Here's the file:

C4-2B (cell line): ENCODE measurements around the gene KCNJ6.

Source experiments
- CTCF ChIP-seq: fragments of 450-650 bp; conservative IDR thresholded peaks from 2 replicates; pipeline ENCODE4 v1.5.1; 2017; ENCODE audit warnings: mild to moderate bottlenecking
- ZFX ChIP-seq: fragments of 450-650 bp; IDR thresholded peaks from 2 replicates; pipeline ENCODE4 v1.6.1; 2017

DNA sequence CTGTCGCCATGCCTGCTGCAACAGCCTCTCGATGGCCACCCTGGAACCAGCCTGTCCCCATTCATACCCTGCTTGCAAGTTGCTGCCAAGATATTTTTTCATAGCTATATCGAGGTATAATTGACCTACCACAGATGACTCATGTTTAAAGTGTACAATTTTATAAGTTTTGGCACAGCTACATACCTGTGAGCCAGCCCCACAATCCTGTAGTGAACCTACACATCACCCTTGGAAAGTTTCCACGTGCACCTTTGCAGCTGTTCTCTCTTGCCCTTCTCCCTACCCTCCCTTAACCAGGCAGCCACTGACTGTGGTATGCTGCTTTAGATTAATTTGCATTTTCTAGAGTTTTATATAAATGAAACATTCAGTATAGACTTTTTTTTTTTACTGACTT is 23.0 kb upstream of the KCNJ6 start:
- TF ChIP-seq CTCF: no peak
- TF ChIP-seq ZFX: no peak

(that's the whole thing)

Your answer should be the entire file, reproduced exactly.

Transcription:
C4-2B (cell line): ENCODE measurements around the gene KCNJ6.

Source experiments
- CTCF ChIP-seq: fragments of 450-650 bp; conservative IDR thresholded peaks from 2 replicates; pipeline ENCODE4 v1.5.1; 2017; ENCODE audit warnings: mild to moderate bottlenecking
- ZFX ChIP-seq: fragments of 450-650 bp; IDR thresholded peaks from 2 replicates; pipeline ENCODE4 v1.6.1; 2017

DNA sequence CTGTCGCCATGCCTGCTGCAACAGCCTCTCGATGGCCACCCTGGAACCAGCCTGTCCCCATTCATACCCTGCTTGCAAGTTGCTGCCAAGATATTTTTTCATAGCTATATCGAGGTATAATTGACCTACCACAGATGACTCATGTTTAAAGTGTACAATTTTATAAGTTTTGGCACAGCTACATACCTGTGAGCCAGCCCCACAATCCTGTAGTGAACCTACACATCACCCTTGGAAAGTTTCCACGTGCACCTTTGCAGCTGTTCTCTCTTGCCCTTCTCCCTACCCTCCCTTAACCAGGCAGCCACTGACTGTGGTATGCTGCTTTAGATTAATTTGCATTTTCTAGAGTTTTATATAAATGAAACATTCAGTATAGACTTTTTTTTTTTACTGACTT is 23.0 kb upstream of the KCNJ6 start:
- TF ChIP-seq CTCF: no peak
- TF ChIP-seq ZFX: no peak